The statement on Wednesday quoted archaeologists from the MOLA as saying that several of Shakespeare's plays, including Romeo and Juliet, were first staged at the Curtain Theatre. However, more details will only emerge after further excavation. Nevertheless, the remains are in well-preserved condition and believed to be one of the best preserved examples of an Elizabethan theatre in the UK, according to the archaeologists.
"The discoveries include the walls forming the gallery and the yard within the playhouse itself," the museum said in a statement.
The Curtain Theatre in Shoreditch, a part of the modern day London Borough of Hackney, was established in 1577 and located near the firth playhouse of London called The Theatre. The Curtain Theatre served as the main venue for Shakespeare's plays between 1597 and 1599 until his company, the Lord Chamberlain's Men, moved to stage plays at Globe in Southwark. Although the Curtain Theatre has been off historic record since 1622, archaeologists believe it may have remained in use until the Civil War.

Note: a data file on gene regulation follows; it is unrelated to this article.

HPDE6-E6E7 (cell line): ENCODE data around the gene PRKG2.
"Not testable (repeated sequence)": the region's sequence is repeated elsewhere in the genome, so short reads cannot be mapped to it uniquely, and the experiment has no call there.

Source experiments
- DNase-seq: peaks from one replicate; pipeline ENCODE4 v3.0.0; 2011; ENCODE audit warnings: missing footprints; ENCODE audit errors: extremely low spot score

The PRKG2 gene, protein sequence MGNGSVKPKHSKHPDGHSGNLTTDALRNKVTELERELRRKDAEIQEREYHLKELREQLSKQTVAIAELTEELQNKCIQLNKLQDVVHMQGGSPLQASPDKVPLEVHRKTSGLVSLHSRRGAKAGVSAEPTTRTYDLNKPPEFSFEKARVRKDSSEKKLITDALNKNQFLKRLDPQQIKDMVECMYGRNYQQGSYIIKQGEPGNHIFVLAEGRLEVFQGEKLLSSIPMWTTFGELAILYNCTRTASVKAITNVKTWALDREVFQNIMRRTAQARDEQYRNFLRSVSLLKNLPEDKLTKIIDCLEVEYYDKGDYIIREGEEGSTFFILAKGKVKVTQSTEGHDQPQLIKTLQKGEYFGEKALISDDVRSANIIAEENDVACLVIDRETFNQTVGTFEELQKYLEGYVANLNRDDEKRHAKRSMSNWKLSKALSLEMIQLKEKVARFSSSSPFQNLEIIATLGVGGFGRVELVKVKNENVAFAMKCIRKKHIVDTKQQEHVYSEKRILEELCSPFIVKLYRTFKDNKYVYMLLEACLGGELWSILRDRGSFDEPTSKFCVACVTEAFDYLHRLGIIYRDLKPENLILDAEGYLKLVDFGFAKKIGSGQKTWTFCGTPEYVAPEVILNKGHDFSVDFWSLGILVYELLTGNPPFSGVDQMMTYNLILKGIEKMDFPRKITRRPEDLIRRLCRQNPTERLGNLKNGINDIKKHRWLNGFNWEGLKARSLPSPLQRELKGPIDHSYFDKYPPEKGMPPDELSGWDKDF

The site owner and the Estate Office of Shoreditch plan to open the ruins and the site to the public, once the excavation is uncovered fully.
"This is one of the most significant Shakespearian discoveries of recent years. Although the Curtain was known to have been in the area, its exact location was a mystery. The quality of the remains found is remarkable and we are looking forward to working with MOLA, local community and Shakespearian experts to develop plans that will give the public access to the theatre remains as part of a new development," a spokesperson of the owner of the excavation site, Plough Yard Developments, said, adding, "Once this discovery is open to the public it will add to the area's rich heritage."